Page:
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Townzel v. Rush

Court of Appeals of Louisiana, First Circuit

January 9, 2020

GINA TOWNZEL
v.
GEORGE O. RUSH AND PROGRESSIVE PALOVERDE INSURANCE COMPANY

          On Appeal from the Twenty-Second Judicial District Court In and for the Parish of St. Tammany State of Louisiana Docket No. 2018-13530 Honorable William J. Knight, Judge Presiding

          Leloashia H. Taylor Gretna, Louisiana Counsel for Plaintiff/ Appellant Gina Townzel

          Charles V. Giordano Michael E. Escudier Jairo F. Sanchez Dianna Duffy Willem Alicia R. Aguillard Metairie, Louisiana Counsel for Defendant/ Appellee Progressive Paloverde Insurance Company

          BEFORE: McCLENDON, WELCH, AND HOLDRIDGE, JJ.

          McCLENDON, J.

         The plaintiff appeals a summary judgment in favor of one of the defendants that dismissed the plaintiff's claims against that defendant with prejudice. For the following reasons, we affirm.

         FACTS AND PROCEDURAL HISTORY

         On May 29, 2018, George 0. Rush agreed to sell to Gina Townzel his 2009 Hyundai Santa Fe, which was secured by a mortgage in favor of Capital One Bank (Capital One). Pursuant to their agreement, Mr. Rush and Ms. Townzel signed a Transfer of Title/Bill of Sale on that date in the presence of a notary public, wherein Ms. Townzel agreed to pay $5, 000.00 to Capital One in exchange for possession and ownership of the vehicle. Additionally, the agreement provided that Ms. Townzel, as the buyer, would provide insurance coverage on the vehicle on May 29, 2018. Ms. Townzel paid $5, 000.00 to Capital One and took possession of the vehicle on May 29, 2018, as per the agreement.

         Thereafter, on June 1, 2018, Ms. Tonzel was involved in a motor vehicle accident in the subject vehicle. Ms. Townzel made a claim for the injuries she alleged she sustained in the accident under the insurance policy issued to Mr. Rush on the Hyundai by Progressive Paloverde Insurance Company (Progressive). Progressive denied coverage for Ms. Townzel's claim.

         On July 19, 2018, Ms. Townzel filed a Petition for Declaratory Judgment against Mr. Rush and Progressive. Therein, she requested a judgment in her favor declaring that 1) the signing of the bill of sale was not effective to transfer ownership of the subject vehicle, 2) the automatic termination clause in the Progressive policy was inapplicable because ownership of the vehicle was not transferred, and 3) she was a covered party under the insurance policy issued by Progressive to Mr. Rush.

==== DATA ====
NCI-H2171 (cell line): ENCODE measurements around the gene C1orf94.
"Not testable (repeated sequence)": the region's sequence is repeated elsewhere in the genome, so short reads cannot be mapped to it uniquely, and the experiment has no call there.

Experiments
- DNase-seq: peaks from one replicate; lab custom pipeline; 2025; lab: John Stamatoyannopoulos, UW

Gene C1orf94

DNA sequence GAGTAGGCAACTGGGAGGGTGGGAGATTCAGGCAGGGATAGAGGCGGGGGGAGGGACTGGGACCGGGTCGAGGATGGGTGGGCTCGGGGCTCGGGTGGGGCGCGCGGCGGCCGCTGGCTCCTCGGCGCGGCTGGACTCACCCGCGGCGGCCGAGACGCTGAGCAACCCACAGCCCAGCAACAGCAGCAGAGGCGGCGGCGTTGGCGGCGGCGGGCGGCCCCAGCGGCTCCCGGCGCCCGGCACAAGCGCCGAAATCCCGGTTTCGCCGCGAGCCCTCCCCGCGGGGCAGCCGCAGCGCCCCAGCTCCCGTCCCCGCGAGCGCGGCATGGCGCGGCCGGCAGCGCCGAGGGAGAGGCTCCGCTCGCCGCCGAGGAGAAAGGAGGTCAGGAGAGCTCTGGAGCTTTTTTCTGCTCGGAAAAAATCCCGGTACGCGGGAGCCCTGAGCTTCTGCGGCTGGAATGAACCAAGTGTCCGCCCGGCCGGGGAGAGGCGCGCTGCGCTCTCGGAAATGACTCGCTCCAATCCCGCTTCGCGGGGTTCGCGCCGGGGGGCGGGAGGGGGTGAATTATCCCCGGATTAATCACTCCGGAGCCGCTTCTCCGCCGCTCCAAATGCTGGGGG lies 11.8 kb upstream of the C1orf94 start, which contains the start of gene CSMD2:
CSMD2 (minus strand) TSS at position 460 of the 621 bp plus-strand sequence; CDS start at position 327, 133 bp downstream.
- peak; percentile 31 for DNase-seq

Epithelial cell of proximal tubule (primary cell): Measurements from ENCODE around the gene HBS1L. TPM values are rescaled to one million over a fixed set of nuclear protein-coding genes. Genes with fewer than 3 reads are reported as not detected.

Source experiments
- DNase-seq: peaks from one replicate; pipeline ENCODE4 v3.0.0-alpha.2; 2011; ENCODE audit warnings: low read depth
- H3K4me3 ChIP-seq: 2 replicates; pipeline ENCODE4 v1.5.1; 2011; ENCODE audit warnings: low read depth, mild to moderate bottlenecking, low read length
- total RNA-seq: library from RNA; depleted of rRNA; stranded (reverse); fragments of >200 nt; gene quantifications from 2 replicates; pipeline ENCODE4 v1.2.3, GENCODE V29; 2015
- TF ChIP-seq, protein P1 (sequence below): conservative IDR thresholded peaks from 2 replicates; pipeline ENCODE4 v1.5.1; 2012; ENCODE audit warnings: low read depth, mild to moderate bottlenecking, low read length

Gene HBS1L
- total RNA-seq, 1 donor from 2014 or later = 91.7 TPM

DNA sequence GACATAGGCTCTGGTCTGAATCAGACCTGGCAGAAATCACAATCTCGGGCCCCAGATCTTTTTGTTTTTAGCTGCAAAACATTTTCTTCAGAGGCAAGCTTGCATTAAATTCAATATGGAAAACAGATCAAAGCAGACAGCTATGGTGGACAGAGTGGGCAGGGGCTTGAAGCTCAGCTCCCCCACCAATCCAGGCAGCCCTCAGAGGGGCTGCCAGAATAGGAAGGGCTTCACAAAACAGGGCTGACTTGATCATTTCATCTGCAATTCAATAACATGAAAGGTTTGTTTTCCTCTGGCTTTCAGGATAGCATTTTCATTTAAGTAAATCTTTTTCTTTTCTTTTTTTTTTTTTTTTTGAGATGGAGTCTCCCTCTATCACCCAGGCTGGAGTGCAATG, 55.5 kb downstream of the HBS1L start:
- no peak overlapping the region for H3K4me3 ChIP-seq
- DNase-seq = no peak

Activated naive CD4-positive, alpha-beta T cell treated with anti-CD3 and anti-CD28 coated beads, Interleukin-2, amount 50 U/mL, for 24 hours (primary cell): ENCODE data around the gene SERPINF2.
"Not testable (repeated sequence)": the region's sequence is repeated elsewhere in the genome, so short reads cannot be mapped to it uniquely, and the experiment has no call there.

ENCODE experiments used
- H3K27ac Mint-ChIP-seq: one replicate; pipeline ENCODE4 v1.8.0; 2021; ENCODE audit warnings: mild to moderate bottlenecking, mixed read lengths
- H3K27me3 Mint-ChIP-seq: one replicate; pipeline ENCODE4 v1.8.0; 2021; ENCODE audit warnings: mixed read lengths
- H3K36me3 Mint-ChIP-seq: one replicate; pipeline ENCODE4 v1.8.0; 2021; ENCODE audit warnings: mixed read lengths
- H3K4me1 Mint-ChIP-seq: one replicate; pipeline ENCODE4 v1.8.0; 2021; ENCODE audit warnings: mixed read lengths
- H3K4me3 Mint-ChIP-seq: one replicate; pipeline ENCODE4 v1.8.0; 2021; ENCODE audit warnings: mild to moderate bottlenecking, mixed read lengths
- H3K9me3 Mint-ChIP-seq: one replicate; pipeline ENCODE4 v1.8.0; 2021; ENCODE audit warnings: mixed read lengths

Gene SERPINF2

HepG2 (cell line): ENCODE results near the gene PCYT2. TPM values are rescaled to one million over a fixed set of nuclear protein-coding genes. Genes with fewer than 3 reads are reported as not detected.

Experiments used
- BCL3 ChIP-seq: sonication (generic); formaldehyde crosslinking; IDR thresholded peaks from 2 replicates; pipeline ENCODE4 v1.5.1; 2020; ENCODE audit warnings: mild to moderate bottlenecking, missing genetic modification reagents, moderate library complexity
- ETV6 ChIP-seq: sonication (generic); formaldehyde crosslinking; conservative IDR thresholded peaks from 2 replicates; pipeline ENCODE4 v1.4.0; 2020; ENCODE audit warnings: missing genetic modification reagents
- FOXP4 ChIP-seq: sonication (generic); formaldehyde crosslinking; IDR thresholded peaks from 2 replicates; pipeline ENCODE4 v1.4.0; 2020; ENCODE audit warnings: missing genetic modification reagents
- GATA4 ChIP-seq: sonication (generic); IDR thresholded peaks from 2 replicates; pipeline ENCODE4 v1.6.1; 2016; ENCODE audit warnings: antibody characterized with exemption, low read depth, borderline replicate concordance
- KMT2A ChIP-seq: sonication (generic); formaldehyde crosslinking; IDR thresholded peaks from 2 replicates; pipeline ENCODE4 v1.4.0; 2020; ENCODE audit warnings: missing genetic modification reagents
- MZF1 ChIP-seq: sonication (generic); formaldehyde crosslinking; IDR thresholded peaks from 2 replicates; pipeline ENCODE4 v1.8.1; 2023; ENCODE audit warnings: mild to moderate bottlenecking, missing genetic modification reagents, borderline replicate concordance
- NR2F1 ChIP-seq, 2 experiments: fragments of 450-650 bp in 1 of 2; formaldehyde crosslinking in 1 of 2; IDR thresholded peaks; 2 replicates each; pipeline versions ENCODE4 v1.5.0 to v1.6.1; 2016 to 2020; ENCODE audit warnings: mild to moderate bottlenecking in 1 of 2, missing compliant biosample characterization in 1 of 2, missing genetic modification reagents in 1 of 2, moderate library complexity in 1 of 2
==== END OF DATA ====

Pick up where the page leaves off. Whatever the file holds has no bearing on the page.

After answering the petition, Progressive filed a Motion for Summary Judgment, asserting that there were no genuine issues of material fact that the policy issued to Mr. Rush excluded coverage for the claims of Ms. Townzel. The trial court heard the motion and granted summary judgment in Progressive's favor, dismissing all claims against it. The trial court signed a judgment in conformity with its ruling on February 27, 2019, and issued written reasons on April 22, 2019. Ms. Townzel has appealed, asserting that the trial court erred in finding that a sale was confected without the certificate of title.

         SUMMARY JUDGMENT LAW

         After an opportunity for adequate discovery, a motion for summary judgment shall be granted if the motion, memorandum, and supporting documents show that there is no genuine issue as to material fact and that the mover is entitled to judgment as a matter of law. LSA-C.C.P. art. 966A(3). The summary judgment procedure is favored and shall be construed to secure the just, speedy, and inexpensive determination of every action. LSA-C.C.P. art. 966A(2). In determining whether summary judgment is appropriate, appellate courts review evidence de novo under the same criteria that govern the trial court's determination of whether summary judgment is appropriate. Riedel v. Fenasci, 18-0540 (La.App. 1 Cir. 12/28/18), 270 So.3d 583, 590.

         The burden of proof rests with the mover. Nevertheless, if the mover will not bear the burden of proof at trial on the issue before the court on the motion for summary judgment, the mover's burden does not require that he or she negate all essential elements of the adverse party's claim, action, or defense, but rather to point to the absence of factual support for one or more elements essential to the adverse party's claim, action, or defense. The burden is on the adverse party to produce factual support sufficient to ...


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